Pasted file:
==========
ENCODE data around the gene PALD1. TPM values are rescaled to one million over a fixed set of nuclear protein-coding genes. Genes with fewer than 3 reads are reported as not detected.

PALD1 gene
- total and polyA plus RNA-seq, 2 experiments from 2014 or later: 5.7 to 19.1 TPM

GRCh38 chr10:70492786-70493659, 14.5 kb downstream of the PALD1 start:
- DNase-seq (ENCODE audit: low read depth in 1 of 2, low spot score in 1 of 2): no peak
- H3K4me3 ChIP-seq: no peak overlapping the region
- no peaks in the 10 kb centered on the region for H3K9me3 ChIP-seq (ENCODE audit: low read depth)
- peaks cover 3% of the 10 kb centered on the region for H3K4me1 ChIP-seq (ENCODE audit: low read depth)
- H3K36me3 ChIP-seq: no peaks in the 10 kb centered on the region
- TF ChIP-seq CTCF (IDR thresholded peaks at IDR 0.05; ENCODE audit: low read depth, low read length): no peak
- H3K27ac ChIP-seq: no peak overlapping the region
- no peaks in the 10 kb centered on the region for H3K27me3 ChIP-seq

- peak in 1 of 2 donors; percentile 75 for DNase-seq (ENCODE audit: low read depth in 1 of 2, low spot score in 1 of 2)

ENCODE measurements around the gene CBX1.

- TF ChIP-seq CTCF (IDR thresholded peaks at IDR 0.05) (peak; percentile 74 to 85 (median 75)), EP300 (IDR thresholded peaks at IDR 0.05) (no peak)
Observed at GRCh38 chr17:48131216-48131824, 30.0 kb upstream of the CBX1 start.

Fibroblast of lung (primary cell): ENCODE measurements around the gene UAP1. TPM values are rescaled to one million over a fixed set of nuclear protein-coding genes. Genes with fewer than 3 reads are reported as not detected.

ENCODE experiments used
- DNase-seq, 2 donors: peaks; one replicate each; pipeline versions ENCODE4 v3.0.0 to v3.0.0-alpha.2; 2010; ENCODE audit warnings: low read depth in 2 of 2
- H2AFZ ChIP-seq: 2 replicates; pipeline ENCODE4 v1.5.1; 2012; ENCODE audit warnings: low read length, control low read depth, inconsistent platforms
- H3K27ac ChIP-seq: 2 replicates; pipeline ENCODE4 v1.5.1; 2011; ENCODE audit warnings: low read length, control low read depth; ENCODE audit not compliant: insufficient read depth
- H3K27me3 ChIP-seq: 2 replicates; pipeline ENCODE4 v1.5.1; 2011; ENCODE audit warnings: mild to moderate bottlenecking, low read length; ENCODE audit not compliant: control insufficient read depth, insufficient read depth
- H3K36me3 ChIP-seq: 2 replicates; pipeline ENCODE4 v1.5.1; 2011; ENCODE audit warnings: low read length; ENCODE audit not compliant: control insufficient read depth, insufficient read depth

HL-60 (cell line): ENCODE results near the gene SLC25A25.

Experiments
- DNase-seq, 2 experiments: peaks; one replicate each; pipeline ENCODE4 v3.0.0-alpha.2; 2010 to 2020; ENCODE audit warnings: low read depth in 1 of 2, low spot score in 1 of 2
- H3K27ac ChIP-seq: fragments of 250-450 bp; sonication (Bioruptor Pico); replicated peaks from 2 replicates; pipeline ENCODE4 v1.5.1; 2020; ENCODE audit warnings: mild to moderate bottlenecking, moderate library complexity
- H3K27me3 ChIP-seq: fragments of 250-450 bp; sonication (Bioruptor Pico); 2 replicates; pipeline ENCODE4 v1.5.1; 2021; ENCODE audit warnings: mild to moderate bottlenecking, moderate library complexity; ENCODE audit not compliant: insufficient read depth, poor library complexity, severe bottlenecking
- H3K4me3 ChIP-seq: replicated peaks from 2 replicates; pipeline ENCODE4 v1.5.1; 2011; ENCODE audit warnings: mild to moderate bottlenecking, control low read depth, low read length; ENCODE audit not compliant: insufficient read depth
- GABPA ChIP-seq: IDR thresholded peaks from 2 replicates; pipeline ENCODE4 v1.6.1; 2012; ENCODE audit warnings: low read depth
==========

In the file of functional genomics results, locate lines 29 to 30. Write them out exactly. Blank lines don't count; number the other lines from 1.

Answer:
- H3K4me3 ChIP-seq: replicated peaks from 2 replicates; pipeline ENCODE4 v1.5.1; 2011; ENCODE audit warnings: mild to moderate bottlenecking, control low read depth, low read length; ENCODE audit not compliant: insufficient read depth
- GABPA ChIP-seq: IDR thresholded peaks from 2 replicates; pipeline ENCODE4 v1.6.1; 2012; ENCODE audit warnings: low read depth